As an international student, as soon as I graduate from Wilmington University, I must find a job in a company which will be helping me for temporary worker visa. This would be the first step to achieve my goal to become an Information Security Specialist. More than that, I always have an entrepreneurial spirit. I hope I could be working towards that as well. This paper applies Porter’s Five Forces model to identify and analyze the influence of each factors to achieve my personal goal. Also, the crucial steps that I will be taking to achieve my goal will be elaborated along with evaluation criteria to measure them. The Porter’s Five Forces It was first described by Michael Porter, who is a well-known professor from Harvard University. According to Porter’s Five Forces Model, the competition in the market is regulated and determined by buyers, suppliers, new entrants, and substitutes (Harvard Business School, n.d.). Every year, US needs 40,000 information security analysts. And altogether, almost 200,000 cybersecurity professionals are in demand. If prediction goes well on track, by 2019, two million cybersecurity professional shortage will occur globally (ISACA Prediction, as cited by Kauflin, 2017).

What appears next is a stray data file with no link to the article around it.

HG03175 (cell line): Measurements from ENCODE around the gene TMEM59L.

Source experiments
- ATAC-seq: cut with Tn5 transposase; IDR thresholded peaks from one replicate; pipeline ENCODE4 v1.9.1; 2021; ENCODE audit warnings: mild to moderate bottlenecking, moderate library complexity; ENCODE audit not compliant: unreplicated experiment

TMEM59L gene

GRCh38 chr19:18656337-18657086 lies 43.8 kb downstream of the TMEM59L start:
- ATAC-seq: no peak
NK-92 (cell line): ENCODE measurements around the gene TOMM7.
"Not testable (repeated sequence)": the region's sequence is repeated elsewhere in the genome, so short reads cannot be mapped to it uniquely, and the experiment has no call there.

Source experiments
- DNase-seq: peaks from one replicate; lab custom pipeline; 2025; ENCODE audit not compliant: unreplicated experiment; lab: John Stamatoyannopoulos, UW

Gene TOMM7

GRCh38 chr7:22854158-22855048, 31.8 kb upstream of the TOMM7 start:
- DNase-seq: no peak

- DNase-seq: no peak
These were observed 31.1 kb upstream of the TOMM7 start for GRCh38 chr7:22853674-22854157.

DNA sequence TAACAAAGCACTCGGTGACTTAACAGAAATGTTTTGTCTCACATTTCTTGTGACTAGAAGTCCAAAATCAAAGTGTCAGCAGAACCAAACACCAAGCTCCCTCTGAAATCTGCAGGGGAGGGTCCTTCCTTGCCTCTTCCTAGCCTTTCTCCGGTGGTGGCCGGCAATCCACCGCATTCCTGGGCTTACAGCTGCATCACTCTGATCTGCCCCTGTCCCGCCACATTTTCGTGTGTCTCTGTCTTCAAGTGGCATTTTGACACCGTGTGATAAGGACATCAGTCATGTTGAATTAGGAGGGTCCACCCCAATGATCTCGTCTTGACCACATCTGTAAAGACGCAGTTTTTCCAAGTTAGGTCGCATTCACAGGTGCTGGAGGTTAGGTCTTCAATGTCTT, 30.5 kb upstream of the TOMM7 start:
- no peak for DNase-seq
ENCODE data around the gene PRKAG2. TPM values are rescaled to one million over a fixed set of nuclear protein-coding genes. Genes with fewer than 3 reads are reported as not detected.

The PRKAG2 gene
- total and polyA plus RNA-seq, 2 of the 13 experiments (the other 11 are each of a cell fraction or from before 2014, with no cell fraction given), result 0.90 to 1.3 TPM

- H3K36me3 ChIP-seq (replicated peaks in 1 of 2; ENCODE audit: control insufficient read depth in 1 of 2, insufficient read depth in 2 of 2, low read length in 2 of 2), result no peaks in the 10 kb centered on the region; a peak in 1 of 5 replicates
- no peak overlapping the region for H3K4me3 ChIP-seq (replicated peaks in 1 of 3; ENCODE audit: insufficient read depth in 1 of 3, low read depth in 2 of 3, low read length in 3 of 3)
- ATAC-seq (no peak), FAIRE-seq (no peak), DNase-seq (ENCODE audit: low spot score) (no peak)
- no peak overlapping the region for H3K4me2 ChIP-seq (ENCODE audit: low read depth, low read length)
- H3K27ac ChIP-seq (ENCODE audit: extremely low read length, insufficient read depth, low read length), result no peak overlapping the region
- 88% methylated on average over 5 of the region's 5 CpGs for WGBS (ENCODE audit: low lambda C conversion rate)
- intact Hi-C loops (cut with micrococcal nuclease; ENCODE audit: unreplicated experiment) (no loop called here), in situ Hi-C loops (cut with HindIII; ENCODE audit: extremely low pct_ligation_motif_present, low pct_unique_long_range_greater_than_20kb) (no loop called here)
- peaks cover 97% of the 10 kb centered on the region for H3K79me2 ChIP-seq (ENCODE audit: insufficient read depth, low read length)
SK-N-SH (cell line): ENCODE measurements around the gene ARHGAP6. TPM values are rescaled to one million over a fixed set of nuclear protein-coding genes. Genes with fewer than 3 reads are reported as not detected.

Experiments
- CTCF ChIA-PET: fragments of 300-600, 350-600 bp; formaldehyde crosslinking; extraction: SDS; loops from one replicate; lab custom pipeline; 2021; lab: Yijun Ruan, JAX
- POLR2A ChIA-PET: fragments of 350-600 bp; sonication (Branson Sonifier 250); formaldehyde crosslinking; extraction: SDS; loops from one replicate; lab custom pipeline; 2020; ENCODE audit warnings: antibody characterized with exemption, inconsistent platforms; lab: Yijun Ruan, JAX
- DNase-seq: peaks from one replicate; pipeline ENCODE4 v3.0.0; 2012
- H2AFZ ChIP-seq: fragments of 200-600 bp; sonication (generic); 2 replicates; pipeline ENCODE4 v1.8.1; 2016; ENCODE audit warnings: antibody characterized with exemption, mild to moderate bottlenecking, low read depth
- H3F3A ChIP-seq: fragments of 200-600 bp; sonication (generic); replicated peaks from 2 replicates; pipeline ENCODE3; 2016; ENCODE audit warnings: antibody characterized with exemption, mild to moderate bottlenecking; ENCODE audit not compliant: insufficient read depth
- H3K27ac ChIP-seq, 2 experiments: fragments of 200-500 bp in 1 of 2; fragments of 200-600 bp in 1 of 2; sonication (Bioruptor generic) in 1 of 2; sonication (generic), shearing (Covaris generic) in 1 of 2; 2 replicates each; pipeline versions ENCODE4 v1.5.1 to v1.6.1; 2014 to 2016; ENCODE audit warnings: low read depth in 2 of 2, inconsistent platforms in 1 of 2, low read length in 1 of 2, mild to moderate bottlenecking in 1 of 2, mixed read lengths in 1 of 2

One can relate this as the buyer or those companies who need to hire cybersecurity professionals can be analyzed as if they are buyer in Porter’s Five Force model. If we see the supply of cybersecurity professional, it is in deficit. Colleges and Universities are producing not enough graduates for the information security market. In fact, cyberattacks are roaring up and skills to combat those attacks are not enough (Parrish, 2017). This uneven scenario between cyberattacks and cybersecurity skills shortage gives the power to the suppliers. The threat of new entrants is also there. Although the market reflects skill shortage in cyberspace job openings, market only accepts skilled/competitive applicants. There is high competition among the new graduates to get a job. So, I would assume that the threat of new entrants is quite high. When analyzing the next force, the threat of substitute, I would say there is minimal threat of alternative degree holders to be eligible to apply for this specialty position and occupy cybersecurity job space. The critical analysis of this cybersecurity job scenario that is relevant to me, according to Porter’s Five Forces, can be done considering employers, new graduates, other cyberspace professionals, and Schools and Universities producing graduates. According to Porter’s Five Forces model, the bargaining power of buyer depends on the number of customers, their sensitivity to price, differences between competitors, and availability of substitutes (Wilmington University, 2015). In this case, employers who need to hire Information Assurance Specialists or graduates have less bargaining power as the cybersecurity specialists are limited in number and cyberthreats are roaring up. Next force is the power of suppliers.